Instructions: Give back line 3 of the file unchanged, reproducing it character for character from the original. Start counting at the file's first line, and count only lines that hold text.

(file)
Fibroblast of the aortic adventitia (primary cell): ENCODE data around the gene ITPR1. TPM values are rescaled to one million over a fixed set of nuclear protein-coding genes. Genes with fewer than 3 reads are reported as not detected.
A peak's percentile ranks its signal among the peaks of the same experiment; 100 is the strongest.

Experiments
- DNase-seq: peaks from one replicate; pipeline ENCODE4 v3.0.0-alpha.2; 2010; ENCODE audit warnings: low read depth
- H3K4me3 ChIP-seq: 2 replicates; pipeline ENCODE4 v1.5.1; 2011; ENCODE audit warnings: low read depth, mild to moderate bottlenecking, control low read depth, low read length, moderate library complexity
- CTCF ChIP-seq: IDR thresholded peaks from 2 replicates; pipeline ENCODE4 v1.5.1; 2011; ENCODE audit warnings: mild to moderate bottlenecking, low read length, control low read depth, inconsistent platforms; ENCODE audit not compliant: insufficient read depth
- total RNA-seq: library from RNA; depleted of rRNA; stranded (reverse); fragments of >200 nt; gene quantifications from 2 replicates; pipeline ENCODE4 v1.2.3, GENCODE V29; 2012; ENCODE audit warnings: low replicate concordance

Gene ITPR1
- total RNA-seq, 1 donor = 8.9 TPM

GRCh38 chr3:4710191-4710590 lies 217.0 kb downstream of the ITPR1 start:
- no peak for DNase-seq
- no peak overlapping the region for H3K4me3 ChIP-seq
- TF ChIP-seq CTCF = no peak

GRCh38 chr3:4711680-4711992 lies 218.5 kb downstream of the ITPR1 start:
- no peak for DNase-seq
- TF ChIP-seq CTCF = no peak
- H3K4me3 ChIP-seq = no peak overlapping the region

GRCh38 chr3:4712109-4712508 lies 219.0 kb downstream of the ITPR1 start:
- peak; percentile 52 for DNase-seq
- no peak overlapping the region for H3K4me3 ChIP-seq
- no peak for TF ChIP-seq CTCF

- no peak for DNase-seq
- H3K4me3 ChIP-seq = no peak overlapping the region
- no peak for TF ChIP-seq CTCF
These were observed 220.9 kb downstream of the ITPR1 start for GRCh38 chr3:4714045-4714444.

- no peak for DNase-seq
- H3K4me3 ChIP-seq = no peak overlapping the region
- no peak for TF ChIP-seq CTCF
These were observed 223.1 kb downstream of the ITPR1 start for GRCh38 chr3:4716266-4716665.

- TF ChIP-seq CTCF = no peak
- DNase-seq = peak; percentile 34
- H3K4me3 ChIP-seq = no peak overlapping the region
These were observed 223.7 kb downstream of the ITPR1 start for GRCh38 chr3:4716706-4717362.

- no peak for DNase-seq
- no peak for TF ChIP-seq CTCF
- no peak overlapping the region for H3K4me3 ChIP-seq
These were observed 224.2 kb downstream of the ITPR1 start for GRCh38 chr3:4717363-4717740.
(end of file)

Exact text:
Experiments